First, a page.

On the environment, while the Democratic-led Assembly has at least proferred, and, in large measure, approved legislation that would both preserve and enhance the water we drink and the air we breathe, Senate leaders have been steadfast in making certain that comprehensive programs -- among them, The Community Preservation Act, The Clean Water Protection/Flood Prevention Act, The Environmental Protection Fund Enhancement Act, so-called "Super Bills" -- die in committee. Perhaps we wouldn't need to borrow money here on Long Island to protect our environment [Proposition One on the November 7th ballot] if the folks in Albany would take the intitative for a change. Evidence, here, the gap between constituents' expectations and desires and the deliberate actions and/or inaction of our State Legislators.
Then there's the growing gap between our State Legislators and their own constituents, a gap that all the glossy mailings and Madison Avenue TV spots cannot fill. While legislators secretly dole out the pork close to home, signs sporting their names adorning playing fields and community centers in their own backyards, signs elsewhere in the districts "served" by these very same legistators, and throughout the State, point only to empty promises, if not to vacant brownfields that have become all too familiar dumping grounds, the likes of which put the old Flushing Meadow junkyards to shame.
As the gap between dysfunction and utility widens in Albany, swallowing all but the faintest semblance of a duty to serve the public good, the State Legislature fiddles while significant issues -- from Medicaid fraud to pension reform, education finance to economic development -- simmer endlessly on the back burner.
If New York State had a god -- an authority higher than those public authorities (whose collective debt of $120 billion dwarfs even that of the State), and over which our State Legislature wields little control or oversight (mostly by design) -- He (or She) would go by the name of Mediocrates. Yes, Mediocrates, the god of "we can do better, but why bother?"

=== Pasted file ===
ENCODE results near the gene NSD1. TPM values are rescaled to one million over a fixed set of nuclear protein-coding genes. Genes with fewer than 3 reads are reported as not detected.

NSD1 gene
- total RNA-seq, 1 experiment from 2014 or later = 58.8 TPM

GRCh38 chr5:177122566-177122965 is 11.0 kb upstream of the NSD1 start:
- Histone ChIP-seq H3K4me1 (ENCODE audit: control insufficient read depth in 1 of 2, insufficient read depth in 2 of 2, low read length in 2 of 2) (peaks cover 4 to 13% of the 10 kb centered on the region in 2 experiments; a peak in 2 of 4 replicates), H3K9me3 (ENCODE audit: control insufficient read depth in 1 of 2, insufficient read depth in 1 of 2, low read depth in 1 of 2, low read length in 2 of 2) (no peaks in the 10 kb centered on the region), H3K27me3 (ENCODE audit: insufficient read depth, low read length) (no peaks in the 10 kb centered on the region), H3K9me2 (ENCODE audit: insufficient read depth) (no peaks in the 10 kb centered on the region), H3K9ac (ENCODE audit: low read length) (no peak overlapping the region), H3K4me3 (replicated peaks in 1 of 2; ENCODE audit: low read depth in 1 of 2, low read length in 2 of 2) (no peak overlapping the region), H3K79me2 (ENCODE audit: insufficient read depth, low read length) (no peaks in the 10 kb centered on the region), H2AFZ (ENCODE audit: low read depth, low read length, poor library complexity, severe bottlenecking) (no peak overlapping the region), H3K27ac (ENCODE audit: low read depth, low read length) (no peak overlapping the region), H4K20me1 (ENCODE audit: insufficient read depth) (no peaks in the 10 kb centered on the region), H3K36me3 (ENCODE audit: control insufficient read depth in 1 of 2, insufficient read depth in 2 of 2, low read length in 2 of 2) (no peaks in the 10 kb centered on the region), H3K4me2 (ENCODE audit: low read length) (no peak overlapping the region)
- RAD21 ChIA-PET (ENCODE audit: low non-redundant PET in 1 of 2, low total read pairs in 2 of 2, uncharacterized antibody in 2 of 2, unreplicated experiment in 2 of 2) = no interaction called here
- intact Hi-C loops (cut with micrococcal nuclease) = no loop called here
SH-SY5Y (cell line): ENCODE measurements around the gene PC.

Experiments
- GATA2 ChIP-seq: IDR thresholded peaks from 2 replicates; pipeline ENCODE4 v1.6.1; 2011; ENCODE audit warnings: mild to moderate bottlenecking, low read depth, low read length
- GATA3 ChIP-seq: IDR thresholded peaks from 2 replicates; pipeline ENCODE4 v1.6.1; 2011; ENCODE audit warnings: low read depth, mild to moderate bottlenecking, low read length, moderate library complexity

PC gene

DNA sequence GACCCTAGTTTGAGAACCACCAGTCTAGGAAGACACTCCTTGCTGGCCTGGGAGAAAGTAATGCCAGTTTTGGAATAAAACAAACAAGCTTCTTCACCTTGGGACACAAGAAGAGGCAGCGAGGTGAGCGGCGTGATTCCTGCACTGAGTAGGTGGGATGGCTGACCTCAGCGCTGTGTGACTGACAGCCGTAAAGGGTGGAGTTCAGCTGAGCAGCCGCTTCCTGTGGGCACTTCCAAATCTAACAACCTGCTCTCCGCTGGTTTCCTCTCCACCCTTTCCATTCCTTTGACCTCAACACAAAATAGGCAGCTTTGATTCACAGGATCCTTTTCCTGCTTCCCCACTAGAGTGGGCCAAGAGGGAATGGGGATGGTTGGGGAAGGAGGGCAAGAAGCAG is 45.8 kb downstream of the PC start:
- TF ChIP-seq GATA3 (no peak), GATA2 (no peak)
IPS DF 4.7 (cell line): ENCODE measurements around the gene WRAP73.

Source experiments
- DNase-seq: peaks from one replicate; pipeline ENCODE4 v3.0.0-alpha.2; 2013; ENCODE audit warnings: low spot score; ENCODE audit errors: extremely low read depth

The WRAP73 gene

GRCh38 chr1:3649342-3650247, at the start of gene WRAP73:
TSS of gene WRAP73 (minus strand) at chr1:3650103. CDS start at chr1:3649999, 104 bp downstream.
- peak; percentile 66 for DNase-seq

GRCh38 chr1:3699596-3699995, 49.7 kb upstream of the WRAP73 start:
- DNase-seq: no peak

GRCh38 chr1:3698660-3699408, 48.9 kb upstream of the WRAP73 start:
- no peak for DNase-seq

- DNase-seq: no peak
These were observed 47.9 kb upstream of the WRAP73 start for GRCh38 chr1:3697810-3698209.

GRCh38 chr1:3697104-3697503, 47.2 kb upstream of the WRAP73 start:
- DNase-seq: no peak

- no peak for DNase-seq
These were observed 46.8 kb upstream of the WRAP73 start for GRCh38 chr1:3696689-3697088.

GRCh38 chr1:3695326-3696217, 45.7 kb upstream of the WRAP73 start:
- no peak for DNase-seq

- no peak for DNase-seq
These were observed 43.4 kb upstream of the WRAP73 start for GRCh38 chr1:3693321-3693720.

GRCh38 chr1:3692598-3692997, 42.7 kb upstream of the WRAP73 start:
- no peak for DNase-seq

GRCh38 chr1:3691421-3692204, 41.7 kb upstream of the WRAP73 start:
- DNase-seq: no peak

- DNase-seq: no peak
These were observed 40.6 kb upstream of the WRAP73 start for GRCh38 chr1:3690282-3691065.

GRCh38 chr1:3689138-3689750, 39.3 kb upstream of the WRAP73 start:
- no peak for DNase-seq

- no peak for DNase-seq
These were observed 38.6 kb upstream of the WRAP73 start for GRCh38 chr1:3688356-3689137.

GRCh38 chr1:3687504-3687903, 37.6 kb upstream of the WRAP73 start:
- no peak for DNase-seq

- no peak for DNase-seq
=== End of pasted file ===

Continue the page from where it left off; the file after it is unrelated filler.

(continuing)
We can, and we must, do better. Indeed, if we are, at long last, to begin to attack the ills that consume community, be they property taxes or inadequate public transportation, we have to man (or woman) the front lines with those who will not only watch the gap, but will act to narrow it.
It is high time that we, as an informed and involved electorate, took back Albany in the name of the people that government is supposed to serve, empowering our legislative representatives to do more -- much more -- than simply cede power (and our futures) to three men in a room.
Last August, we at The Community Alliance posed "Five Questions To Ask Your State Legislators."
Maybe you've asked. Maybe you haven't. Could be the answers sufficed, or perhaps the responses you were looking for never came.
Be that as it may, and, unfortunately, as it has been in Albany for far, far too long, now is the time to ask yourself the ultimate question: "What have my State Legislators done for our community lately?"
Your answers (don't worry, they're multiple choice) should be relatively easy, assuming that you've been watching those widening gaps in credibility, accountability, and doability. [Is that a word? It is now...] .
You get to record your answers next Tuesday, November 7th, when you step into the voting booth. And please, WATCH THE GAP!